Coal mining CEO Robert Murray looks at the Paris climate talks and sees nothing but a farce.
A two-week parade of world leaders, scientists and corporate executives attesting to the dangers of global warming has failed to persuade the head of one of America’s biggest coal companies, who dismisses the idea as a hoax.
Now, with envoys in Paris inching toward a final agreement, Murray sees nothing but disaster for the world’s poor and for his already beleaguered industry.
“To me, it is a tragedy,” said Murray, chief executive officer of Murray Energy Corp., the biggest closely-held U.S. coal producer, during an interview from his offices in Ohio’s mining region. “They are condemning the poorest people on Earth to energy poverty for no environmental benefit whatsoever.”
In France, there’s cautious optimism for an agreement that will curtail fossil-fuel pollution blamed for imperiling the world’s climate. Among the dwindling ranks of global-warming skeptics — including businesses that carry the biggest burden in cutting emissions — the feelings run closer to anxiety and dismay. Instead of saving the world, Paris is marching it off a cliff, they say.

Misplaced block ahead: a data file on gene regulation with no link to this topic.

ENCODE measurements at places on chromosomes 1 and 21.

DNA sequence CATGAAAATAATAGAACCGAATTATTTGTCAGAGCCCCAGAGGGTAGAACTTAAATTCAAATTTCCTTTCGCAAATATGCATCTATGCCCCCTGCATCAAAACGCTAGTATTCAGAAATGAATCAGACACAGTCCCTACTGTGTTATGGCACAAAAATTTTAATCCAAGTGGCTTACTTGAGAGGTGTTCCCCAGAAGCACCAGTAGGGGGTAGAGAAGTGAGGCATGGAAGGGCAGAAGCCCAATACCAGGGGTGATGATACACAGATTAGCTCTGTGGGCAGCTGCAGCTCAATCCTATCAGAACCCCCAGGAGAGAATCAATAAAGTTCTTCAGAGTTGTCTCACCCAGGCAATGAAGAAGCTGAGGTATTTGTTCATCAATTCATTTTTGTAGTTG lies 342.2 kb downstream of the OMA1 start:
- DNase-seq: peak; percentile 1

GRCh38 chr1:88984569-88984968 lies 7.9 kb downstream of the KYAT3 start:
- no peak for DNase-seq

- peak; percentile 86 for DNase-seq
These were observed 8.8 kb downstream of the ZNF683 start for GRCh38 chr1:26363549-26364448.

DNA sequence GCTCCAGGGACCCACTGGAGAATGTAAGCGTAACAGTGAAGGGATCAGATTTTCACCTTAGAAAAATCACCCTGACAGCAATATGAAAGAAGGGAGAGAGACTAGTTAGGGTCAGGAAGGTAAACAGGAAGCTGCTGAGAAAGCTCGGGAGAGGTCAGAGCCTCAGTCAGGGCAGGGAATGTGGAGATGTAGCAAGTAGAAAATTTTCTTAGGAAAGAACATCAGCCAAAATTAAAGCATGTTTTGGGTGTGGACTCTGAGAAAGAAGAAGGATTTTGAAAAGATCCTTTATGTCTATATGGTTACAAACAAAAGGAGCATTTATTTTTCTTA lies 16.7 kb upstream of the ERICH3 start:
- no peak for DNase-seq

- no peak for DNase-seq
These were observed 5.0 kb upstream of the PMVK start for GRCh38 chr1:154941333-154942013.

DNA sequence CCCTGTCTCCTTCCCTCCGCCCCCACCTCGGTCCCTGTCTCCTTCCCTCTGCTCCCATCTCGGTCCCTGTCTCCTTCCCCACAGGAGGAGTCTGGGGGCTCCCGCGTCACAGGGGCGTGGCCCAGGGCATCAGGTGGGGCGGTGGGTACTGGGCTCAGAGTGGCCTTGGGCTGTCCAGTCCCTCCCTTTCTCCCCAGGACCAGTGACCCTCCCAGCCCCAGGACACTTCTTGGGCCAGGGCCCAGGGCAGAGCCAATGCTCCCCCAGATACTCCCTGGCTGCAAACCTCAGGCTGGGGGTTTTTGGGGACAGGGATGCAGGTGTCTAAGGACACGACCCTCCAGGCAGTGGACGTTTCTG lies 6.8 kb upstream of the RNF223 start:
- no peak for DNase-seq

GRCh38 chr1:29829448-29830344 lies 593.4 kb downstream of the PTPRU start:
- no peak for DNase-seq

“These global warming alarmists have done more destruction to America and will continue to do more so than the terrorists have done to date,” Murray said.
The Paris talks have given climate change skeptics a fresh platform to promote their counter arguments. The U.S.-based Heartland Institute held its own conference there this week dedicated to “bringing climate realism to Paris.” The meeting drew a few dozen attendees, according to media reports.
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